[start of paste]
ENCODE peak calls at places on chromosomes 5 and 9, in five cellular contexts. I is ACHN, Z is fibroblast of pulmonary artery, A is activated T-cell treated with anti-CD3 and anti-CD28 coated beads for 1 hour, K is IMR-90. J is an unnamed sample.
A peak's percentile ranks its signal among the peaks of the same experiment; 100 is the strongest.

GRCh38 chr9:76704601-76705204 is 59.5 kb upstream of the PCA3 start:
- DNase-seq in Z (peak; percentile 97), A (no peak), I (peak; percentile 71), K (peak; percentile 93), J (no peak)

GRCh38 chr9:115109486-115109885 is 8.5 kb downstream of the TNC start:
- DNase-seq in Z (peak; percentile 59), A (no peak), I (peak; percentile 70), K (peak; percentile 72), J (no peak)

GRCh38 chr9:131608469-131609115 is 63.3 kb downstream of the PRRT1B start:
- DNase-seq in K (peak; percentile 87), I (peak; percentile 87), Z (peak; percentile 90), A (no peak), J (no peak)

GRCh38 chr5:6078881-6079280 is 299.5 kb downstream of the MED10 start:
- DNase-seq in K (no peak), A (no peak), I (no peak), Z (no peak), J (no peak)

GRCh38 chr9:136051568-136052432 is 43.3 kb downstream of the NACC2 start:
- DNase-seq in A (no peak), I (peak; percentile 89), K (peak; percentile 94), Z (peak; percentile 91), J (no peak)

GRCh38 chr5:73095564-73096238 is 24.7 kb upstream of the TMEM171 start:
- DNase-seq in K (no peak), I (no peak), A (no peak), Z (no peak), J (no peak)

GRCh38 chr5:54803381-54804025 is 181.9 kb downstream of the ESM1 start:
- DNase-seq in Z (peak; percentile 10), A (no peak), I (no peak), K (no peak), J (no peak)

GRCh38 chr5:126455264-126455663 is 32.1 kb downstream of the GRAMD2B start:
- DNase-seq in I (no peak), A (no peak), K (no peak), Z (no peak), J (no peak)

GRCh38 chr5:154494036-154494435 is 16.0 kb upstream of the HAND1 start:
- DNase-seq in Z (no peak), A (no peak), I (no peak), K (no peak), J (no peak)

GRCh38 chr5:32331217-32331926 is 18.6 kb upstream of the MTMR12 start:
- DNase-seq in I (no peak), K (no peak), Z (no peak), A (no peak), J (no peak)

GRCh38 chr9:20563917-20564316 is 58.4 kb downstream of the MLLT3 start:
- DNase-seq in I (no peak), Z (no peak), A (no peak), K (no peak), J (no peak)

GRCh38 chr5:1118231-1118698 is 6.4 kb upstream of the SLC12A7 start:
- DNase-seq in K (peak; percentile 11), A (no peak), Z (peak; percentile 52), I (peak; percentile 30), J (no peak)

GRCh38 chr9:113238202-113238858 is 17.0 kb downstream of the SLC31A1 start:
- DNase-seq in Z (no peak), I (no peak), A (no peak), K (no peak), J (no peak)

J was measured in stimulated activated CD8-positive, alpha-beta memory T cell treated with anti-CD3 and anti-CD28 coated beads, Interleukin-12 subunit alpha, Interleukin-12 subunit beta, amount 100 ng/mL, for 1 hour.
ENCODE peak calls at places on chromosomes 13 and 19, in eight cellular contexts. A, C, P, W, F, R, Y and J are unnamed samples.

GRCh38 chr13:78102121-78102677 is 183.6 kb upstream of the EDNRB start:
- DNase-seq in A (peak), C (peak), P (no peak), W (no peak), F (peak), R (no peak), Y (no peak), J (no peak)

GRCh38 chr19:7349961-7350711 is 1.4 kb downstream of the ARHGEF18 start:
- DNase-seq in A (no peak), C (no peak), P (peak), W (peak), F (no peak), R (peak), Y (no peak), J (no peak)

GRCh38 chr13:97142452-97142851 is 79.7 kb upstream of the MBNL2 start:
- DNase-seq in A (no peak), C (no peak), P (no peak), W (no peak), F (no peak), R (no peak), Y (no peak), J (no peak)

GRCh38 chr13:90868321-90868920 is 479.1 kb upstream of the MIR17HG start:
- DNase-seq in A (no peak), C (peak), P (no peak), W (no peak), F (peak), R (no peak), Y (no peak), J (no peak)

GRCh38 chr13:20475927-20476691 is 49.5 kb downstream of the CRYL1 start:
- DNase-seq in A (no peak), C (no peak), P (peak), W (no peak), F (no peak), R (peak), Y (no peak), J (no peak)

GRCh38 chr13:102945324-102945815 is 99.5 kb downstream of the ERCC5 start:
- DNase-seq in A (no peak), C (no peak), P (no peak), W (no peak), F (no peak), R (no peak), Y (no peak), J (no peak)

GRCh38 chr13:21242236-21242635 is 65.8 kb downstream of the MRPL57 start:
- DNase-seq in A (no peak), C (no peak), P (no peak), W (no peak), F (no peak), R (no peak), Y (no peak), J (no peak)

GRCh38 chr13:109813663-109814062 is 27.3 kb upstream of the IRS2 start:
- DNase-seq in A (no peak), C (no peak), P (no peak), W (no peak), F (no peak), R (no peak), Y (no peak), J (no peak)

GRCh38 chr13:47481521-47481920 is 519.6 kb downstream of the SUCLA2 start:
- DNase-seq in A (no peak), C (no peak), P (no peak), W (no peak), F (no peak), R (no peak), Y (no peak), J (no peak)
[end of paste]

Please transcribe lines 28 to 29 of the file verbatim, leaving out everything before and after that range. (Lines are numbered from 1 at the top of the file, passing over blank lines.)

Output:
- DNase-seq in Z (no peak), I (no peak), A (no peak), K (no peak), J (no peak)

J was measured in stimulated activated CD8-positive, alpha-beta memory T cell treated with anti-CD3 and anti-CD28 coated beads, Interleukin-12 subunit alpha, Interleukin-12 subunit beta, amount 100 ng/mL, for 1 hour.